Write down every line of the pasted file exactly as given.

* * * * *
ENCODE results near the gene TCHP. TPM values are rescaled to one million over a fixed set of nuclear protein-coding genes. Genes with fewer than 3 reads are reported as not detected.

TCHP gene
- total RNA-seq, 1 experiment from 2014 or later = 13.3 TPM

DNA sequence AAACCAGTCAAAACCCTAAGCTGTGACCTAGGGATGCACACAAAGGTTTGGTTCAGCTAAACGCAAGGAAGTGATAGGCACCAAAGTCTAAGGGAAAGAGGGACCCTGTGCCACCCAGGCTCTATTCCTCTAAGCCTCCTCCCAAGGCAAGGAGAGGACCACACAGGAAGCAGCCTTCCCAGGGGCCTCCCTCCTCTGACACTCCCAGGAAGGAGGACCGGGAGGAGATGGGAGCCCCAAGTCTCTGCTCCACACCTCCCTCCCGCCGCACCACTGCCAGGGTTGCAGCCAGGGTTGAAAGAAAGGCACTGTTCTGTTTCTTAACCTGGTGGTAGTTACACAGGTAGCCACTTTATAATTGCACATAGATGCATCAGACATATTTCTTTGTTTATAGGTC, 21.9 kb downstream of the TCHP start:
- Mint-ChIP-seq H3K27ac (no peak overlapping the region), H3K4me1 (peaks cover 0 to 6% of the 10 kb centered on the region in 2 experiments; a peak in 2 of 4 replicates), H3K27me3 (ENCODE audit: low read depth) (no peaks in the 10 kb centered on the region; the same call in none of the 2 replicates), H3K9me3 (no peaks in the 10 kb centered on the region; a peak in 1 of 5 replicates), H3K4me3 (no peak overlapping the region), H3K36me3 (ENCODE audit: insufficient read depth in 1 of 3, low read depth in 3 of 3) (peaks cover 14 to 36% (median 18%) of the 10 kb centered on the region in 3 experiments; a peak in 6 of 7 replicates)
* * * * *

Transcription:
ENCODE results near the gene TCHP. TPM values are rescaled to one million over a fixed set of nuclear protein-coding genes. Genes with fewer than 3 reads are reported as not detected.

TCHP gene
- total RNA-seq, 1 experiment from 2014 or later = 13.3 TPM

DNA sequence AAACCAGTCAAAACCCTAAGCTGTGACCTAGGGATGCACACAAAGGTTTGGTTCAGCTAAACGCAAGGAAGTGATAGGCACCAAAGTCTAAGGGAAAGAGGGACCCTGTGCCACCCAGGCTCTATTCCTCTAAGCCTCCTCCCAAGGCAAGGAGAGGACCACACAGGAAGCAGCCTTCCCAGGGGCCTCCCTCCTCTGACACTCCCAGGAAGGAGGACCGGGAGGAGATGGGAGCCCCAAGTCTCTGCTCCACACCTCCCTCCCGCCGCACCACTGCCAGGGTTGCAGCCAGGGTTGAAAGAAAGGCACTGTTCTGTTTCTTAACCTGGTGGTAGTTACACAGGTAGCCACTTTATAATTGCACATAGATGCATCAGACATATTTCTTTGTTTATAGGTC, 21.9 kb downstream of the TCHP start:
- Mint-ChIP-seq H3K27ac (no peak overlapping the region), H3K4me1 (peaks cover 0 to 6% of the 10 kb centered on the region in 2 experiments; a peak in 2 of 4 replicates), H3K27me3 (ENCODE audit: low read depth) (no peaks in the 10 kb centered on the region; the same call in none of the 2 replicates), H3K9me3 (no peaks in the 10 kb centered on the region; a peak in 1 of 5 replicates), H3K4me3 (no peak overlapping the region), H3K36me3 (ENCODE audit: insufficient read depth in 1 of 3, low read depth in 3 of 3) (peaks cover 14 to 36% (median 18%) of the 10 kb centered on the region in 3 experiments; a peak in 6 of 7 replicates)